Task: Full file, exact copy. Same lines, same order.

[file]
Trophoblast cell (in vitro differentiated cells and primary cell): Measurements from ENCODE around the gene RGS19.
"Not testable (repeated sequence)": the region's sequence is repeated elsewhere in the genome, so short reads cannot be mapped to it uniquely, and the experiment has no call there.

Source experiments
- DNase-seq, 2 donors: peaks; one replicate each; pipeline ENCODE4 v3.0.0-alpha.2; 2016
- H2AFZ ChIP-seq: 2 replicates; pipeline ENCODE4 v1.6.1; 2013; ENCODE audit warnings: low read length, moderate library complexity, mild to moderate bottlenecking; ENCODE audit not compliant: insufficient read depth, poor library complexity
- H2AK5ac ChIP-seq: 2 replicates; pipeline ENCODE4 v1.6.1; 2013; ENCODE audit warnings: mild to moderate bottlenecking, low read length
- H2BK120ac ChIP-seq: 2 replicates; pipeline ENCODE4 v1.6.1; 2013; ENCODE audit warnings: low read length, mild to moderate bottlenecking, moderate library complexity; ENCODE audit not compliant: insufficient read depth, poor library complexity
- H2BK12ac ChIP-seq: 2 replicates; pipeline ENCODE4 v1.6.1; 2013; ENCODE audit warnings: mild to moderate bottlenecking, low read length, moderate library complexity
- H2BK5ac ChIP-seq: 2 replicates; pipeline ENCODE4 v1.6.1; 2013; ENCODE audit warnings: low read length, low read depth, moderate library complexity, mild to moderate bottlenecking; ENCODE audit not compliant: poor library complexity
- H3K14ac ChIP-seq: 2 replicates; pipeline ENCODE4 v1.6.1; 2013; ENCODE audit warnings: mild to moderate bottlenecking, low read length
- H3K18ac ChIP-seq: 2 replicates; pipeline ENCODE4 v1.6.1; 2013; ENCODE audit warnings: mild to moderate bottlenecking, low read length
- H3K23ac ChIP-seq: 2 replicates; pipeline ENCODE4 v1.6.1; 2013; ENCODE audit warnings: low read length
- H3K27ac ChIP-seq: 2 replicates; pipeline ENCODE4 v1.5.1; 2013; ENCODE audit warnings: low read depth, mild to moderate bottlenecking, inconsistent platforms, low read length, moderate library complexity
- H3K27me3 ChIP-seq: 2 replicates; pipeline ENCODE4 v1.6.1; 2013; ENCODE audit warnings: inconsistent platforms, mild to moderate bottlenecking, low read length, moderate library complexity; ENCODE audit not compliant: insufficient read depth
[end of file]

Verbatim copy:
Trophoblast cell (in vitro differentiated cells and primary cell): Measurements from ENCODE around the gene RGS19.
"Not testable (repeated sequence)": the region's sequence is repeated elsewhere in the genome, so short reads cannot be mapped to it uniquely, and the experiment has no call there.

Source experiments
- DNase-seq, 2 donors: peaks; one replicate each; pipeline ENCODE4 v3.0.0-alpha.2; 2016
- H2AFZ ChIP-seq: 2 replicates; pipeline ENCODE4 v1.6.1; 2013; ENCODE audit warnings: low read length, moderate library complexity, mild to moderate bottlenecking; ENCODE audit not compliant: insufficient read depth, poor library complexity
- H2AK5ac ChIP-seq: 2 replicates; pipeline ENCODE4 v1.6.1; 2013; ENCODE audit warnings: mild to moderate bottlenecking, low read length
- H2BK120ac ChIP-seq: 2 replicates; pipeline ENCODE4 v1.6.1; 2013; ENCODE audit warnings: low read length, mild to moderate bottlenecking, moderate library complexity; ENCODE audit not compliant: insufficient read depth, poor library complexity
- H2BK12ac ChIP-seq: 2 replicates; pipeline ENCODE4 v1.6.1; 2013; ENCODE audit warnings: mild to moderate bottlenecking, low read length, moderate library complexity
- H2BK5ac ChIP-seq: 2 replicates; pipeline ENCODE4 v1.6.1; 2013; ENCODE audit warnings: low read length, low read depth, moderate library complexity, mild to moderate bottlenecking; ENCODE audit not compliant: poor library complexity
- H3K14ac ChIP-seq: 2 replicates; pipeline ENCODE4 v1.6.1; 2013; ENCODE audit warnings: mild to moderate bottlenecking, low read length
- H3K18ac ChIP-seq: 2 replicates; pipeline ENCODE4 v1.6.1; 2013; ENCODE audit warnings: mild to moderate bottlenecking, low read length
- H3K23ac ChIP-seq: 2 replicates; pipeline ENCODE4 v1.6.1; 2013; ENCODE audit warnings: low read length
- H3K27ac ChIP-seq: 2 replicates; pipeline ENCODE4 v1.5.1; 2013; ENCODE audit warnings: low read depth, mild to moderate bottlenecking, inconsistent platforms, low read length, moderate library complexity
- H3K27me3 ChIP-seq: 2 replicates; pipeline ENCODE4 v1.6.1; 2013; ENCODE audit warnings: inconsistent platforms, mild to moderate bottlenecking, low read length, moderate library complexity; ENCODE audit not compliant: insufficient read depth